Half A*s Attempt by Boy Scouts for Equality


Allows Gay Members, but not Adult Leaders

The Vote Itself

On May 23, 2013, the Boy Scouts of America voted to allow gay youth to join Scouting.  Sixty percent were in favor of this historic vote that overturned a twenty-two year-old ban on openly gay Scouts.

More than 1,400 voting members of the organization’s national council in Texas voted.    Delegates voted on whether openly gay boys and teens should be allowed to participate in scouting.  The meeting, at which more than 2,000 Boy Scout leaders and officials attended, concluded on May 24th. The new law goes into effect January 1, 2014.

History of Boy Scouts’ Boycott

The issue of gay Scouts has divided many people.  In 2000, the Supreme Court ruled that the Scouts could legally bar homosexuals from being troop leaders.  A gay Scout leader, James Dale, who was dismissed in 1990, was at the center of the case.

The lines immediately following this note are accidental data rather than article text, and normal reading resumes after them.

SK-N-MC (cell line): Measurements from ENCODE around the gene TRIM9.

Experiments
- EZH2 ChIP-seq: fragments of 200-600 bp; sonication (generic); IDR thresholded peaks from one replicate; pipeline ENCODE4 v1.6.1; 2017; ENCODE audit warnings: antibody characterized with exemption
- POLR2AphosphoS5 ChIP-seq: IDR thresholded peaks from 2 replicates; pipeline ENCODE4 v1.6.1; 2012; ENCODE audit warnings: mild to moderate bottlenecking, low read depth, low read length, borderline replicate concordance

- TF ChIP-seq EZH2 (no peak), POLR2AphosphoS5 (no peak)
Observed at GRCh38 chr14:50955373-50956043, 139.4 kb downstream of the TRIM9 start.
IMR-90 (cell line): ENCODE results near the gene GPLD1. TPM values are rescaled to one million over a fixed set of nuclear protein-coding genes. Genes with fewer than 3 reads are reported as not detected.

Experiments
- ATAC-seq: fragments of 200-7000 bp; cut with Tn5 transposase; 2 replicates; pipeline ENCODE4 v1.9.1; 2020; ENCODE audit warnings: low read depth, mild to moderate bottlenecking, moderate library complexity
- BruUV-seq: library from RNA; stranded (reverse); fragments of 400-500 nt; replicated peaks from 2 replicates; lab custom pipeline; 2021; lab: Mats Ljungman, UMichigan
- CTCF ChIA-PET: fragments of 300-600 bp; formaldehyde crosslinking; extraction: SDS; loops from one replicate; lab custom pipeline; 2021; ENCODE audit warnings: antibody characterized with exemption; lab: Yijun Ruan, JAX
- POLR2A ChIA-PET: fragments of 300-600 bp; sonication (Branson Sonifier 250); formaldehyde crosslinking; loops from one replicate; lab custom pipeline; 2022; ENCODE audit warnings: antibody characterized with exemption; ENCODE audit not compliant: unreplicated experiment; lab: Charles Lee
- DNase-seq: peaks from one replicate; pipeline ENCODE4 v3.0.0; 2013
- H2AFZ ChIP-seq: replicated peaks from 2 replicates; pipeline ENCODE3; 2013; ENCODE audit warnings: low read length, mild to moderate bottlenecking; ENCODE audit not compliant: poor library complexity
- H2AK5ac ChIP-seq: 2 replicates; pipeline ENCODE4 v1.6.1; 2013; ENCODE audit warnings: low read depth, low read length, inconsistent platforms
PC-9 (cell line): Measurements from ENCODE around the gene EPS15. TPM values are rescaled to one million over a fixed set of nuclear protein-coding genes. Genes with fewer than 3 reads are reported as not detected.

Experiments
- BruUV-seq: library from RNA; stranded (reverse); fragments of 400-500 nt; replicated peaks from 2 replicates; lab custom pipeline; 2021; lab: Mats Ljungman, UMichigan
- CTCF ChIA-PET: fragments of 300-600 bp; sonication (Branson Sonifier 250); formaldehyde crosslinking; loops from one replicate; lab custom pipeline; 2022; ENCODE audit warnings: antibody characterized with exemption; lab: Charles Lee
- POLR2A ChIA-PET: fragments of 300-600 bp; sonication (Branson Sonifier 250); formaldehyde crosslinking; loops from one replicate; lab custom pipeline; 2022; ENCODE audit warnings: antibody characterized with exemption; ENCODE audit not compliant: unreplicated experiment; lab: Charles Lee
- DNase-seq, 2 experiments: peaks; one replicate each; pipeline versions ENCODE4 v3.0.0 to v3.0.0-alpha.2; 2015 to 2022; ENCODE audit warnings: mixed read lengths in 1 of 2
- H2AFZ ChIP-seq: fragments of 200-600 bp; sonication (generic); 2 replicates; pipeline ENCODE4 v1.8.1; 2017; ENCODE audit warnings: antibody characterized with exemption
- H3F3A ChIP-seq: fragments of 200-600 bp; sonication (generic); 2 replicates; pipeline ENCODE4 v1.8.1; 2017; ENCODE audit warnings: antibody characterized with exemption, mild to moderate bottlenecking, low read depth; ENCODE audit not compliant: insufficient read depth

The California Supreme Court in 1998 heard a similar case of a gay scout, Tim Curran. Curran took a male date to his senior prom.  He sued The Mount Diablo Boy Scout Council that later barred him for scouting activities.  The California court ruled for the Scouts.

Diverse Opinions About Gay Inclusion

Many conservatives are upset at the vote’s outcome.  About 70% of all Scout Troops are run by faith-based organizations: about 37% are Mormon, 10% Methodists and 8% Catholic.  The Mormon Church, the largest supporter, has said that the change will not affect its support for Scouting.

A Washington Post-ABC News poll released May 9 found that 63% of Americans support allowing gay Scouts to join and 56% believe openly gay adults should be allowed to serve as Scout leaders.

Boy Scouts of America Statement

“While people have different opinions about this policy, we can all agree that kids are better off when they are in Scouting.”

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